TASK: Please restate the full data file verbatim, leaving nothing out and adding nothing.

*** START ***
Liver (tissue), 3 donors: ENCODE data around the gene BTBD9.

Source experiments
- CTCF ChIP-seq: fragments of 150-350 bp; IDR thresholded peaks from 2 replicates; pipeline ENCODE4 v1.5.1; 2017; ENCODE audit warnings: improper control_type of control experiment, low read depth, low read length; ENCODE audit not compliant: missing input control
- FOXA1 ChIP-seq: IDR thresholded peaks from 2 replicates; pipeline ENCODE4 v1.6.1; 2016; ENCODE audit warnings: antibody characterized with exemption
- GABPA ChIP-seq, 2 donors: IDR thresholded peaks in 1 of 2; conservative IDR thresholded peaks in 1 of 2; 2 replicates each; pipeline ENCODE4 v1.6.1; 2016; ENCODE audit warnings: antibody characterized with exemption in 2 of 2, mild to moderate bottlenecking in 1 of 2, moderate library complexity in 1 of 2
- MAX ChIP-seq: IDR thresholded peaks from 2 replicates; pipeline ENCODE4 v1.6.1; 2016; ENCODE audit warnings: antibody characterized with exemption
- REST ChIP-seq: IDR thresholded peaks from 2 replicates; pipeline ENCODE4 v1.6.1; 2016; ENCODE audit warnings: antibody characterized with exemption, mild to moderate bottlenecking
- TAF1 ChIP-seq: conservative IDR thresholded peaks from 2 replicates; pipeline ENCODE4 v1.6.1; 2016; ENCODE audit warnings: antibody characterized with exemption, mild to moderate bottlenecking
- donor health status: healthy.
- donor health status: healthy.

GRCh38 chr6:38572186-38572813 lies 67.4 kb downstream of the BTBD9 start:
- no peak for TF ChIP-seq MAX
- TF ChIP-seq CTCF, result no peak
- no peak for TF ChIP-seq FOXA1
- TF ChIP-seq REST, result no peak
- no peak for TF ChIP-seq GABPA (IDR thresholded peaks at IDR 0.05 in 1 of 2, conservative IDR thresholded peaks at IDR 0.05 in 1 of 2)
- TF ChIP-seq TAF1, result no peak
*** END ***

Liver (tissue), 3 donors: ENCODE data around the gene BTBD9.

Source experiments
- CTCF ChIP-seq: fragments of 150-350 bp; IDR thresholded peaks from 2 replicates; pipeline ENCODE4 v1.5.1; 2017; ENCODE audit warnings: improper control_type of control experiment, low read depth, low read length; ENCODE audit not compliant: missing input control
- FOXA1 ChIP-seq: IDR thresholded peaks from 2 replicates; pipeline ENCODE4 v1.6.1; 2016; ENCODE audit warnings: antibody characterized with exemption
- GABPA ChIP-seq, 2 donors: IDR thresholded peaks in 1 of 2; conservative IDR thresholded peaks in 1 of 2; 2 replicates each; pipeline ENCODE4 v1.6.1; 2016; ENCODE audit warnings: antibody characterized with exemption in 2 of 2, mild to moderate bottlenecking in 1 of 2, moderate library complexity in 1 of 2
- MAX ChIP-seq: IDR thresholded peaks from 2 replicates; pipeline ENCODE4 v1.6.1; 2016; ENCODE audit warnings: antibody characterized with exemption
- REST ChIP-seq: IDR thresholded peaks from 2 replicates; pipeline ENCODE4 v1.6.1; 2016; ENCODE audit warnings: antibody characterized with exemption, mild to moderate bottlenecking
- TAF1 ChIP-seq: conservative IDR thresholded peaks from 2 replicates; pipeline ENCODE4 v1.6.1; 2016; ENCODE audit warnings: antibody characterized with exemption, mild to moderate bottlenecking
- donor health status: healthy.
- donor health status: healthy.

GRCh38 chr6:38572186-38572813 lies 67.4 kb downstream of the BTBD9 start:
- no peak for TF ChIP-seq MAX
- TF ChIP-seq CTCF, result no peak
- no peak for TF ChIP-seq FOXA1
- TF ChIP-seq REST, result no peak
- no peak for TF ChIP-seq GABPA (IDR thresholded peaks at IDR 0.05 in 1 of 2, conservative IDR thresholded peaks at IDR 0.05 in 1 of 2)
- TF ChIP-seq TAF1, result no peak